Let's do the twist - again, again and again

Memento (15) | Christopher Nolan, 113 mins
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The Independent Culture

As the premise of a movie, amnesia tends to be a lot less infallible than one imagines it's going to be. It's almost too strong, too outlandish, a narrative device. (Have you ever known anyone with amnesia?) Like a red-nosed, baggy-trousered clown who expects the public to fall about laughing even before he's done anything to earn its laughter, amnesia is so intriguing in itself that a lazy film-maker might be tempted to believe that, with an amnesiac for a protagonist, who needs a plot?

As the premise of a movie, amnesia tends to be a lot less infallible than one imagines it's going to be. It's almost too strong, too outlandish, a narrative device. (Have you ever known anyone with amnesia?) Like a red-nosed, baggy-trousered clown who expects the public to fall about laughing even before he's done anything to earn its laughter, amnesia is so intriguing in itself that a lazy film-maker might be tempted to believe that, with an amnesiac for a protagonist, who needs a plot?

The first surprise of Christopher Nolan's Memento is that its hero (the excellent Guy Pearce, a Brad Pitt who also knows how to act) is afflicted not with amnesia as we generally understand the condition but with short-term memory loss. Leonard is a claims investigator for an insurance company whose existence has been split into two by a single traumatic event, the brutal rape and murder of his wife. Everything prior to that event he can remember; everything subsequent to it he forgets almost immediately. So he has devised a bizarre mnemonic method as an aid to survival, scribbling down obsessive notes to himself (names, addresses, etc), taking endless Polaroid snapshots (of, for example, the dingy Los Angeles motel in which he's staying) and even having himself tattooed with messages advising him either to trust, or not, those he encounters in his quest for revenge.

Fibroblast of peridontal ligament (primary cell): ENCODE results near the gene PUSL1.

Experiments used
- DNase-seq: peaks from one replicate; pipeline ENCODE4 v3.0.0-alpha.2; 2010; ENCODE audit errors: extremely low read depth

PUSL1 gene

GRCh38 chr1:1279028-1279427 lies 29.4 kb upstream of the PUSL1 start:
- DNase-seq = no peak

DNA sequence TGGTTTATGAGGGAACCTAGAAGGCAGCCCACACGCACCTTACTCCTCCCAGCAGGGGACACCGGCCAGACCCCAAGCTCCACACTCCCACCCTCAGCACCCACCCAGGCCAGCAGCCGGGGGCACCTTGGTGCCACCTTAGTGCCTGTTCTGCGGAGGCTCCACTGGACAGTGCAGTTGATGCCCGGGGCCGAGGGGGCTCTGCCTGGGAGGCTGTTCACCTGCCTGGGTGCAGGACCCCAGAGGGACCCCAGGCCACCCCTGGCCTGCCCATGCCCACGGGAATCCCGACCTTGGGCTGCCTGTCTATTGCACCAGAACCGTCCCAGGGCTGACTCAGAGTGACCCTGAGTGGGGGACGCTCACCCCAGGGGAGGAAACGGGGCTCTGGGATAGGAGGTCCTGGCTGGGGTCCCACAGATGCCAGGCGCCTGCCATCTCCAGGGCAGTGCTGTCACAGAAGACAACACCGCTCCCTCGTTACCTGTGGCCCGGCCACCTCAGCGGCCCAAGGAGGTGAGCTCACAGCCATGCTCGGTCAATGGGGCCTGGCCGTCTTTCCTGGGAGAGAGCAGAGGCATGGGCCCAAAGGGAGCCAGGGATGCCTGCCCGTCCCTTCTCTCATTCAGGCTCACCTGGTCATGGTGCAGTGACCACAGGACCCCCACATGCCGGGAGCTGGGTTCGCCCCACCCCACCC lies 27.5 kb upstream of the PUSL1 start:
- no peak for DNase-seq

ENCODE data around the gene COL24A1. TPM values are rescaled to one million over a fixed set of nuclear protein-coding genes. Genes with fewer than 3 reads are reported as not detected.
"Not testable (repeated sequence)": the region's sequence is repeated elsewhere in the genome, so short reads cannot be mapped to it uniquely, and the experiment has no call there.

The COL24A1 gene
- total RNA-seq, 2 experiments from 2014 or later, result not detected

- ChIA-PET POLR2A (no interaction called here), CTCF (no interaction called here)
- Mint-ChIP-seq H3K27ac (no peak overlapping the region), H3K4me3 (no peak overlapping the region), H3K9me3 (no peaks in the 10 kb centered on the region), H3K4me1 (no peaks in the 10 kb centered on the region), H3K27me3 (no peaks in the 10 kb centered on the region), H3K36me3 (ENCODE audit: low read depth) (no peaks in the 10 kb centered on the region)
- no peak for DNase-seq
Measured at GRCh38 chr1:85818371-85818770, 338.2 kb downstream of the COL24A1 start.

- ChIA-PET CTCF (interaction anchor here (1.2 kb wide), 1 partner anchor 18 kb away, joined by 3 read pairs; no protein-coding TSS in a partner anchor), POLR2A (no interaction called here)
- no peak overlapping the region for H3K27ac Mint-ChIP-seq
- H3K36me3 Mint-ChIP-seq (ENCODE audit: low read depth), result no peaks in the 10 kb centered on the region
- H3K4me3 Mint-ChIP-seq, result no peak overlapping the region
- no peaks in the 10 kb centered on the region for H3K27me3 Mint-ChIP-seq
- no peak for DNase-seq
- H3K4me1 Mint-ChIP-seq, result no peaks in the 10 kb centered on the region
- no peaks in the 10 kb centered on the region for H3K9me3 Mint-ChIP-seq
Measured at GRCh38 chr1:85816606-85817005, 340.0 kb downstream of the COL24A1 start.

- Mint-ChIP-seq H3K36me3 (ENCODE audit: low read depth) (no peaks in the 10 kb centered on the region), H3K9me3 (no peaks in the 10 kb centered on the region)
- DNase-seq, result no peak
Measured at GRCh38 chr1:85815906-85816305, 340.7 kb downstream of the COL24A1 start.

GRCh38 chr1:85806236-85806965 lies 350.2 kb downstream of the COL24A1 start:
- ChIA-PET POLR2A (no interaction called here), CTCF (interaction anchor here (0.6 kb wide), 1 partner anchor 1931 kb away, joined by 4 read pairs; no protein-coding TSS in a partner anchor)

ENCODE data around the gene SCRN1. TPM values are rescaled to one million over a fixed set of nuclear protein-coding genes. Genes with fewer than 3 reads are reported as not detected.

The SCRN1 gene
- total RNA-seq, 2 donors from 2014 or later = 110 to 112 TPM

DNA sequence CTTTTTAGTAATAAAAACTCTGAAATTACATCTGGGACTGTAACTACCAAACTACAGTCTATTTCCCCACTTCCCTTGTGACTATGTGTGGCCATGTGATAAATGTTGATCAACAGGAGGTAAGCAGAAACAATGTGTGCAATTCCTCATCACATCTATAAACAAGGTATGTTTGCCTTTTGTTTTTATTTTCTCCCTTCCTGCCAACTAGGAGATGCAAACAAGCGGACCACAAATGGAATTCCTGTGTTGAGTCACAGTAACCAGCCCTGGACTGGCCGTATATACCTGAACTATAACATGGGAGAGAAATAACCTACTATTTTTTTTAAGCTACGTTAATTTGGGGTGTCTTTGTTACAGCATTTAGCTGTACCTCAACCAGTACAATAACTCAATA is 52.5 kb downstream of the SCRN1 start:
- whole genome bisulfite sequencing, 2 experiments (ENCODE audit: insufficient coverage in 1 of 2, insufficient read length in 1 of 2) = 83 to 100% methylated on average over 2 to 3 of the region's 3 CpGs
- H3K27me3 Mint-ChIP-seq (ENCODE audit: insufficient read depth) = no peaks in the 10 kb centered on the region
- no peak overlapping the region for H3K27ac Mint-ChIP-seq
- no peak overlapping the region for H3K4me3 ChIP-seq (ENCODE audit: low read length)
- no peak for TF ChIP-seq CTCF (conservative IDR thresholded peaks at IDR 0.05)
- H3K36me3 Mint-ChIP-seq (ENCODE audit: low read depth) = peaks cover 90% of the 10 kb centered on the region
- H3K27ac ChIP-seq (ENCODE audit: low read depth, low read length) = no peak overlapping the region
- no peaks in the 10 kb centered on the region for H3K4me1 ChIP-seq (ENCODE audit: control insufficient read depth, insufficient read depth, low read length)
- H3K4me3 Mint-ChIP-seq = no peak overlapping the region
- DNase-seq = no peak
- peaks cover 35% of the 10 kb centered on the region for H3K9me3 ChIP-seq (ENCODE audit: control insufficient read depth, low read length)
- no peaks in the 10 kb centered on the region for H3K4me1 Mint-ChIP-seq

The second surprise is that the story is told backwards, beginning, precisely, with Leonard's revenge and ending with - ah, but that would be giving away the beginning.

There's no question that Memento is a tour de force and, as I intend to recommend it anyway, I may as well imitate its reverse structure and recommend it now. If the prospect of having to do some of the work yourself doesn't alarm you, then Nolan's first American film (in Britain he made the admired Following) is well worth catching, a thriller which is for once authentically Borgesian, to use an overworked qualifier. The word "cult" has already been bandied about, which is usually a sign of intrinsic phoniness, but not in this case.